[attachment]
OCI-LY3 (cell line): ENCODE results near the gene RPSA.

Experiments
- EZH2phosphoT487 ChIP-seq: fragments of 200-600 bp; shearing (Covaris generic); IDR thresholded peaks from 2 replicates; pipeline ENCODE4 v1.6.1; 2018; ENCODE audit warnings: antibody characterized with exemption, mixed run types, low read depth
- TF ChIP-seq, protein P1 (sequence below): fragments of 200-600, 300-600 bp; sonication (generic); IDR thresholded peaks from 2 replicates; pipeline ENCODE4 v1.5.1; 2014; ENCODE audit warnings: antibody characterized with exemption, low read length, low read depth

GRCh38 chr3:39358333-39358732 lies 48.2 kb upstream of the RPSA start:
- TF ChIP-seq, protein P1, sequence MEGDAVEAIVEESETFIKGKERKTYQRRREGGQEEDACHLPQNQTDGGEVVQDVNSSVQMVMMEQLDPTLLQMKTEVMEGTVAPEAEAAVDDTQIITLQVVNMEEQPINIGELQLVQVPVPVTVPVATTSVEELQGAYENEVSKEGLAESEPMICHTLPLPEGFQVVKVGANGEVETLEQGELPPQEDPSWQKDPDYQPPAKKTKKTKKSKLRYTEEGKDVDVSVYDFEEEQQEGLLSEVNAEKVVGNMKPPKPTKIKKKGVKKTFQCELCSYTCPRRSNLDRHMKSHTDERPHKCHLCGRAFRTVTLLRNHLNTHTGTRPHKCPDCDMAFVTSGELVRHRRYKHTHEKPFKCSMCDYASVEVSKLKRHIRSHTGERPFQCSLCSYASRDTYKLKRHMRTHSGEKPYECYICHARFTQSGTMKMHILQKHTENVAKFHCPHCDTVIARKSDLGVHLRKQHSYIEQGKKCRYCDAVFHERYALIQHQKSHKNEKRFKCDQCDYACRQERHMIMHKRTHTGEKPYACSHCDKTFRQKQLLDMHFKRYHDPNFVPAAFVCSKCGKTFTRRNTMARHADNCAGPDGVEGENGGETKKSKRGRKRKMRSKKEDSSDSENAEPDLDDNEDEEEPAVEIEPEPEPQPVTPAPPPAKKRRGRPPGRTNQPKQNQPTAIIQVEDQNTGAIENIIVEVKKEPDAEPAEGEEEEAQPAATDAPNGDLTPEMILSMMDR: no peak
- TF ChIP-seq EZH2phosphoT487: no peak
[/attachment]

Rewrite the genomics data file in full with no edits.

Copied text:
OCI-LY3 (cell line): ENCODE results near the gene RPSA.

Experiments
- EZH2phosphoT487 ChIP-seq: fragments of 200-600 bp; shearing (Covaris generic); IDR thresholded peaks from 2 replicates; pipeline ENCODE4 v1.6.1; 2018; ENCODE audit warnings: antibody characterized with exemption, mixed run types, low read depth
- TF ChIP-seq, protein P1 (sequence below): fragments of 200-600, 300-600 bp; sonication (generic); IDR thresholded peaks from 2 replicates; pipeline ENCODE4 v1.5.1; 2014; ENCODE audit warnings: antibody characterized with exemption, low read length, low read depth

GRCh38 chr3:39358333-39358732 lies 48.2 kb upstream of the RPSA start:
- TF ChIP-seq, protein P1, sequence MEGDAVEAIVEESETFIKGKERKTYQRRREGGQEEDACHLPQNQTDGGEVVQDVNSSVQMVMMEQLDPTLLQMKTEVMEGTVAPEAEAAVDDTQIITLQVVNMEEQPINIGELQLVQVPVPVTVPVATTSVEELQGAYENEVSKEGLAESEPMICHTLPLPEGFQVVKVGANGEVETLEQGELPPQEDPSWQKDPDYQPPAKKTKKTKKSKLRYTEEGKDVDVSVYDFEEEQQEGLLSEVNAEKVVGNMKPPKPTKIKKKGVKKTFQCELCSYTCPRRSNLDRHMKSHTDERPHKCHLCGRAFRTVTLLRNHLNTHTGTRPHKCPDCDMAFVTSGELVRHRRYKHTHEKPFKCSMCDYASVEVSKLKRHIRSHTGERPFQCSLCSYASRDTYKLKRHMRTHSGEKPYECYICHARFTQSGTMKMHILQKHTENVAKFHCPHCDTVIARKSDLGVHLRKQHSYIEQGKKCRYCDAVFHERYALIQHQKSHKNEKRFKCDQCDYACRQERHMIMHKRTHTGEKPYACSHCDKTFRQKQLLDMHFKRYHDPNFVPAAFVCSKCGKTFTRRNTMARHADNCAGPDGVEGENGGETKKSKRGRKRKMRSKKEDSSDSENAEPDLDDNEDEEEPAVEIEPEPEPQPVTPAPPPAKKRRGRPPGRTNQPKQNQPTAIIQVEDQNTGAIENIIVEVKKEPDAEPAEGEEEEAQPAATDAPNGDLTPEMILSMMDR: no peak
- TF ChIP-seq EZH2phosphoT487: no peak